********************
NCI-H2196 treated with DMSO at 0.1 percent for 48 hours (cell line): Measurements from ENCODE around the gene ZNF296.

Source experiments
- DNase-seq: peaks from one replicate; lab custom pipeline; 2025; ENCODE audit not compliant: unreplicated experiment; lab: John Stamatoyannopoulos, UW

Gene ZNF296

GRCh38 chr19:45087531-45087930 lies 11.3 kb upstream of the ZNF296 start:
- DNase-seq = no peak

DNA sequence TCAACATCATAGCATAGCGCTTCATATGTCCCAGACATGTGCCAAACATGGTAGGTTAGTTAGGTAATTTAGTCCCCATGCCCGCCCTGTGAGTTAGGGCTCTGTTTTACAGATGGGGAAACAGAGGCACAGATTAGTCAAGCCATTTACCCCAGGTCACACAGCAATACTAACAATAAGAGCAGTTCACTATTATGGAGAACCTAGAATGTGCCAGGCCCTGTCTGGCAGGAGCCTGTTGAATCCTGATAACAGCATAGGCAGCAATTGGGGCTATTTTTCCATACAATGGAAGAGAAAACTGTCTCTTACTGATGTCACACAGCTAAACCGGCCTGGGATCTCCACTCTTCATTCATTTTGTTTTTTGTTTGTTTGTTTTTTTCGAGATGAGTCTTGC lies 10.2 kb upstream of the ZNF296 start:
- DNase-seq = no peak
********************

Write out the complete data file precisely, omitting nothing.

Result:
NCI-H2196 treated with DMSO at 0.1 percent for 48 hours (cell line): Measurements from ENCODE around the gene ZNF296.

Source experiments
- DNase-seq: peaks from one replicate; lab custom pipeline; 2025; ENCODE audit not compliant: unreplicated experiment; lab: John Stamatoyannopoulos, UW

Gene ZNF296

GRCh38 chr19:45087531-45087930 lies 11.3 kb upstream of the ZNF296 start:
- DNase-seq = no peak

DNA sequence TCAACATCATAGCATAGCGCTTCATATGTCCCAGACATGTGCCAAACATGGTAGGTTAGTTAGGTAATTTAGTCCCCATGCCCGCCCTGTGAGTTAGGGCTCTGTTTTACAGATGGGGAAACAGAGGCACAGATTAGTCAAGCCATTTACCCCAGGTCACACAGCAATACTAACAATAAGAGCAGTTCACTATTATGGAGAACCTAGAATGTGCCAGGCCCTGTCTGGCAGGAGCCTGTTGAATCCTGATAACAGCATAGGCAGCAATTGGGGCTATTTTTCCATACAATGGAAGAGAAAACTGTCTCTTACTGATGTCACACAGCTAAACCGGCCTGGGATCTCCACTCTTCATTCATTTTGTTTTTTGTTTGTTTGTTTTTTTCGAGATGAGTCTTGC lies 10.2 kb upstream of the ZNF296 start:
- DNase-seq = no peak